It’s that time again. That special time of year where I ramble on about my favorite albums of the year. If you’re reading this, you must really care about me – and that means a lot. So without further ado, here are my top 10 albums of 2010.
10. She & Him – Volume 2
Zooey Deschanel makes me smile. It’s not often that someone from the acting world makes a great music, but with “Volume 2,” Zooey has two great albums under her belt. With this newest release, the duo of Deschanel and M. Ward essential trim the fat from their first offering and craft a tighter, more cohesive body of work. I’ll admit, it takes a lot for me to get into a folk band, but there’s no question in my mind that these two do it as well as anyone.
9. My Chemical Romance – Danger Days: The True Lives of the Fabulous Killjoys
While being one of my most anticipated albums of the year, “Danger Days” was also simultaneously one of the most confusing. At times it appears that the band can’t decide whether it wants to be pop or rock, taking the listener on a sonic rollercoaster – lots of jerks, drop-offs, and a few moments that take your breath away. My conclusion is that this is what MCR was going for, and if so, they may have crafted the most clever album this year. If you still feel like you don’t know who My Chemical Romance really are as a band, that’s okay. I think that’s the point. “Save Yourself, I’ll Hold Them Back” is a major highlight and maybe the best rock song of the year.
8. Surprises – All Dressed Up and Nowhere to Die
After the band Sullivan dissolved three years ago, many where left to wonder whether we would ever get to hear the voice of front man Brooks Paschal again. After a short break from the sound booth, Paschal returned this year, quite triumphantly, with his self released, self produced, solo album under the name Surprises. Many of the tracks on this album consist of laid back acoustic numbers, but he also delves into some electronic sounds. Most impressive are his vocals – especially the standout track “Accident,” where Paschal’s voice soars further than ever before. Already back in the studio working on more music, it’s safe to say that we’ll be hearing much more from Brooks in the near future. This is very good news.
7. It’s Alive – Human Resources
Hailing from Lake Mary, Florida, this post-grunge quintet burst onto the rock scene this year with their debut, “Human Resources.” Lead singer Zach Webb’s voice is just plain infections, as heard on the lead single and stand-out track “Pieces.” While it’s true that you won’t hear anything truly groundbreaking on this album, you will hear a band that is on the brink of stardom – you can’t make alt rock this good and not have people take notice. It also should be said that every so often there comes an album that lyrically meets you exactly where you’re at – this is that album for me this year. When I listen to it, I truly feel like I was there with Webb as he penned the songs. Be on the lookout for It’s Alive in the years to come.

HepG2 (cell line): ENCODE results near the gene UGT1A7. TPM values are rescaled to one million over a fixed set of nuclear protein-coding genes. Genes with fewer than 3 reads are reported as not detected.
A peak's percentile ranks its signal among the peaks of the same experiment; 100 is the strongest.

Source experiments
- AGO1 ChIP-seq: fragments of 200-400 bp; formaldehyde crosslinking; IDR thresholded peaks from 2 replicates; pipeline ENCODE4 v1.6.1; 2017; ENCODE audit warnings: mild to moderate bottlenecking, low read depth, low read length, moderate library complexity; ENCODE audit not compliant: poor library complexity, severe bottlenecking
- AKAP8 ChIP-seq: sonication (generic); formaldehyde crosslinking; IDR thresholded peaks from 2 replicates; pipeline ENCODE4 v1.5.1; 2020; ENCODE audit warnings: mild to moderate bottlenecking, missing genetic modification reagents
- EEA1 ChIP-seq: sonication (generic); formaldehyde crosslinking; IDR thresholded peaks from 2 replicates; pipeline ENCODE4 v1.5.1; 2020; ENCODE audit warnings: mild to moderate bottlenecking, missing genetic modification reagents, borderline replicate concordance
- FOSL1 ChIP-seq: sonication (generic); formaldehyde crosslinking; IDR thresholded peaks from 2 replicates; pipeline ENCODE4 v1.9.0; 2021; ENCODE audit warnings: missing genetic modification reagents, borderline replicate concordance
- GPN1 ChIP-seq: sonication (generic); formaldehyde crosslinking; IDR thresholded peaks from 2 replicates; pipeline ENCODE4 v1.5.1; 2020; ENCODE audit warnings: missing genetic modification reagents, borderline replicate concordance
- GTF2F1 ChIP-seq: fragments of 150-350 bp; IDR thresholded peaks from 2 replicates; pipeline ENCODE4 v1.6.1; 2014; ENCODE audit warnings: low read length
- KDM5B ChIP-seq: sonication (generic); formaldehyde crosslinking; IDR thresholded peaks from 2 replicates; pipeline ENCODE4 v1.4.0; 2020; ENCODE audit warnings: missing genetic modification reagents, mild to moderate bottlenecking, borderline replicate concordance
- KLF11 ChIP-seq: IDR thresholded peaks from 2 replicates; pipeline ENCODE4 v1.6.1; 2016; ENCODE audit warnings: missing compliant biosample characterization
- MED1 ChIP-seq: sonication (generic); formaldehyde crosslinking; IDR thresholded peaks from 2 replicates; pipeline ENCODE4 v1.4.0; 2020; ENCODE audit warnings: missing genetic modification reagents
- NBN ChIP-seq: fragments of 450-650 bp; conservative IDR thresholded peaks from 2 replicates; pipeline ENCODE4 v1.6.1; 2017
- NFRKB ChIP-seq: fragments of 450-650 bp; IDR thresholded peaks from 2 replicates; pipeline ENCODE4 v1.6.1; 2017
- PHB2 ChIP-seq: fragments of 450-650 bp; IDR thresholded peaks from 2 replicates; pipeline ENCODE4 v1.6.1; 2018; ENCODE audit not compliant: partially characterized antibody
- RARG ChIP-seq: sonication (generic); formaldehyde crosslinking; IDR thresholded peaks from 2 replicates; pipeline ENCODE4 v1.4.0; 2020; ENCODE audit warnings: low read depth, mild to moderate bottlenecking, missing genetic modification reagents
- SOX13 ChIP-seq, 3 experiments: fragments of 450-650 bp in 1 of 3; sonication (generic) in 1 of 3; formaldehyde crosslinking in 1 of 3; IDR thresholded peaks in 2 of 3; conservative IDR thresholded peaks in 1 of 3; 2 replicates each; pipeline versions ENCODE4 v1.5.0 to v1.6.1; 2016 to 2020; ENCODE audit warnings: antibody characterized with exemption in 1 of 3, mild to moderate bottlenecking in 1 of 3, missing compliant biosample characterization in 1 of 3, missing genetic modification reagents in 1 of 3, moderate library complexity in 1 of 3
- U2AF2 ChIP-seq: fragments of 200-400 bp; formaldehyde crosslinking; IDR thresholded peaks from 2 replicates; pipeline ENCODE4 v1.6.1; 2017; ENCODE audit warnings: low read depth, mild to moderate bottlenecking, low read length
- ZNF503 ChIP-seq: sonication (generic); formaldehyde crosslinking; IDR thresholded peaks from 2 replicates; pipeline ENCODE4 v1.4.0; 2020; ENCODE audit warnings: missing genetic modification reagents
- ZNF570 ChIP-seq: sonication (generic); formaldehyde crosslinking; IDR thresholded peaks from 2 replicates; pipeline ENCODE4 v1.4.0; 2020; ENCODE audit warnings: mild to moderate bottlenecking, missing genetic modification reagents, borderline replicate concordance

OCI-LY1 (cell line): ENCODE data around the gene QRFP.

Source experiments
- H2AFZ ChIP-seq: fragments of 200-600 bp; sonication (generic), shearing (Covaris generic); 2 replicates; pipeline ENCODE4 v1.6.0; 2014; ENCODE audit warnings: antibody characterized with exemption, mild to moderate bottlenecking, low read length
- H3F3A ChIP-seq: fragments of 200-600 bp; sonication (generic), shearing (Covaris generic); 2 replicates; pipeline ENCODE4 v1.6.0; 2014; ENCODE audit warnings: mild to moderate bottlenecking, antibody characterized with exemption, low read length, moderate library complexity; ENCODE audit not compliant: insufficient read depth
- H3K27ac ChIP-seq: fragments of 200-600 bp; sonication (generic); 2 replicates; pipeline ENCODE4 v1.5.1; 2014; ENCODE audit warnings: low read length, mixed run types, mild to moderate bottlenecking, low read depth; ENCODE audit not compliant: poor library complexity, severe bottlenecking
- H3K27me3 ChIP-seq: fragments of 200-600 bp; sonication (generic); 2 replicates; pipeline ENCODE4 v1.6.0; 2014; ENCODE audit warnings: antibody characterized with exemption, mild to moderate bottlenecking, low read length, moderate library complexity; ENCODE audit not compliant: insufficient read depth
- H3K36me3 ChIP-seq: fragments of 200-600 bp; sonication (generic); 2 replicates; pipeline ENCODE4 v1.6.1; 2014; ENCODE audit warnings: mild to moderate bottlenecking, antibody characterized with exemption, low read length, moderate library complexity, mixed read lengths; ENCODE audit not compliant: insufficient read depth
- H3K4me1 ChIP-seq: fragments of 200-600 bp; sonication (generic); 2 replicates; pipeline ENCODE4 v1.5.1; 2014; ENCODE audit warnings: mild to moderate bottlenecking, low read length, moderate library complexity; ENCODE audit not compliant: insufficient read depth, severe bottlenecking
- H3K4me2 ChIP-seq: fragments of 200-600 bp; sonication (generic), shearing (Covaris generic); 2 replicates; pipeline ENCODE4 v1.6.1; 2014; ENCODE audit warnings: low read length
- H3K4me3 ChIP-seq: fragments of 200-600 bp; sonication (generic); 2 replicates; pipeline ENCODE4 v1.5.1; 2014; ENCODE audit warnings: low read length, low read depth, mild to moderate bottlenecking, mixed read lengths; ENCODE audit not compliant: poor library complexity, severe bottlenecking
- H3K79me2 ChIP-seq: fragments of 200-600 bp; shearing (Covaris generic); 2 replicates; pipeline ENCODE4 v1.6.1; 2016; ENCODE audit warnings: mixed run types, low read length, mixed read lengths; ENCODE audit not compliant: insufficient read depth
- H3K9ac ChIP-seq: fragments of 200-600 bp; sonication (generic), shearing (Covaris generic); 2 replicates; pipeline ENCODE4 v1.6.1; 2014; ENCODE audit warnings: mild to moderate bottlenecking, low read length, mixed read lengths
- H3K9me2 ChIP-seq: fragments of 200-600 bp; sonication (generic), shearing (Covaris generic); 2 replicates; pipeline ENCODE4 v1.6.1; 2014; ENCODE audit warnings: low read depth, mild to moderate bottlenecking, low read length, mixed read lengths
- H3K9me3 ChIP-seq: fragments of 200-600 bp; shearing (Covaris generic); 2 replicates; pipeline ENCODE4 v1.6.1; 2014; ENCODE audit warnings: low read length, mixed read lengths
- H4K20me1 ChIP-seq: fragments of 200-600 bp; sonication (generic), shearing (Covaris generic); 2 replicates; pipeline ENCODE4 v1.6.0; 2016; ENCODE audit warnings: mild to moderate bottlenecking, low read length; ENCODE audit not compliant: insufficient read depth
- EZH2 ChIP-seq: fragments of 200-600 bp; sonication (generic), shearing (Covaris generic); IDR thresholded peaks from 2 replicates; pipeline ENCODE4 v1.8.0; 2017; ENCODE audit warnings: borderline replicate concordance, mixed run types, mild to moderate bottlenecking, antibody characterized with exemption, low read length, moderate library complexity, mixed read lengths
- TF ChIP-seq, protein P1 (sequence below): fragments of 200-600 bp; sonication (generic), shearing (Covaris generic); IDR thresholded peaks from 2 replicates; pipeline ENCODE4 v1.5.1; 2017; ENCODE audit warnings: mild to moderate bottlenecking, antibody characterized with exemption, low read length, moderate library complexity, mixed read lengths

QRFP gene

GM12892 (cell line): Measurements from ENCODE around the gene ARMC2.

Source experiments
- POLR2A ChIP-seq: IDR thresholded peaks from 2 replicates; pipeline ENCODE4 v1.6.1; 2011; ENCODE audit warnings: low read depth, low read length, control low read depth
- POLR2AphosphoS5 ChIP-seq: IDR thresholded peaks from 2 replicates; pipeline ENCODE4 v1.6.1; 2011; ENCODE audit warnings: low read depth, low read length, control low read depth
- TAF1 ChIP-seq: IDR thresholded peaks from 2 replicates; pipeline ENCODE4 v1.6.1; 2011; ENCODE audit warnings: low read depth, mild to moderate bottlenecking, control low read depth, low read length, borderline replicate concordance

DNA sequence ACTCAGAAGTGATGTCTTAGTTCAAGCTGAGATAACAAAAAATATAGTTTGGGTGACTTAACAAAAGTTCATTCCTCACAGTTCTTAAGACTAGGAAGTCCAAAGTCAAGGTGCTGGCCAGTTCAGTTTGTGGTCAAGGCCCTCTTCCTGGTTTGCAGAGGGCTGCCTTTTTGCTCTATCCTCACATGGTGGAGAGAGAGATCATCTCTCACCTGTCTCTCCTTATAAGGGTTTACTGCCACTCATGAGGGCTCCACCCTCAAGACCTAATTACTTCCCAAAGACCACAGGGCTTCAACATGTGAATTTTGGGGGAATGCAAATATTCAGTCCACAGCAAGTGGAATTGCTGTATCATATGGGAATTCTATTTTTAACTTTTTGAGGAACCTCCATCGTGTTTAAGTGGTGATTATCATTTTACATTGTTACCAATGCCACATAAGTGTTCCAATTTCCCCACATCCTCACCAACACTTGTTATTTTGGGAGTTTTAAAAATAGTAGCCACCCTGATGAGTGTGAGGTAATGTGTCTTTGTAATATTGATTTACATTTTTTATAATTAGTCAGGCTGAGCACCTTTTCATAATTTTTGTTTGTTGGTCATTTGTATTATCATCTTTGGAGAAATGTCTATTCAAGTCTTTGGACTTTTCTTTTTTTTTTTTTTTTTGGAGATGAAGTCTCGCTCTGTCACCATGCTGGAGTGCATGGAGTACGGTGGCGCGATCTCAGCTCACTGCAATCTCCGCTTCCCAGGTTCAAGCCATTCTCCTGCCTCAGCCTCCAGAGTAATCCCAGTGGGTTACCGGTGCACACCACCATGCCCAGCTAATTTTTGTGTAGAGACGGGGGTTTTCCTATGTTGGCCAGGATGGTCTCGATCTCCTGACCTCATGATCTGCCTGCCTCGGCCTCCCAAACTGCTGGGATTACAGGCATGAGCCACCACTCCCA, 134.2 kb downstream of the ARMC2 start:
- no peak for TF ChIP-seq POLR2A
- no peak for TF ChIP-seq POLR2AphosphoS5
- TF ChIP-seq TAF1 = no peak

6. The Damned Things- Ironiclast
What happens when two members of pop punk idols Fall Out Boy, two members of old-school punk legends Anthrax, and the lead vocalist of metalcore heavyweights Every Time I Die form a band? The Damned Things. And it rocks. This modern take on classic rock is heavy, melodic, aggressive, and just plain fun. If you don’t want to turn up your stereo when listening to “Friday Night (Going Down in Flames),” you might want to check your pulse. Keith Buckley’s vocals are spot on – who knew this guy could sing like this? Joe Trohman (Fall Out Boy) and Scott Ian (Anthrax) masterminded this project and absolutely shred the heck out of every track on this album, adding just enough flare without getting too cheesy, to make for one of the best rock records of the year.
5. Deepspace 5 – The Future Ain’t What it Used to Be
After a five year wait, indie hip hop heads were finally treated to another round from the super-group, Deepspace 5 in early 2010. All of the usual suspects are back and in prime form on one of the best collaborative hip hop releases of the past few years. With this much talent, it’s literally a can’t miss, but as usual, each member steps up their game to a level that makes each track a banger, and the production is top-notch. There really isn’t another hip hop group around right now that can come close to rivaling these guys, so let’s hope that the sorry state of underground hip hop doesn’t keep us from getting another batch of DS5 in the very near future.
4. Pigeon John – Dragon Slayer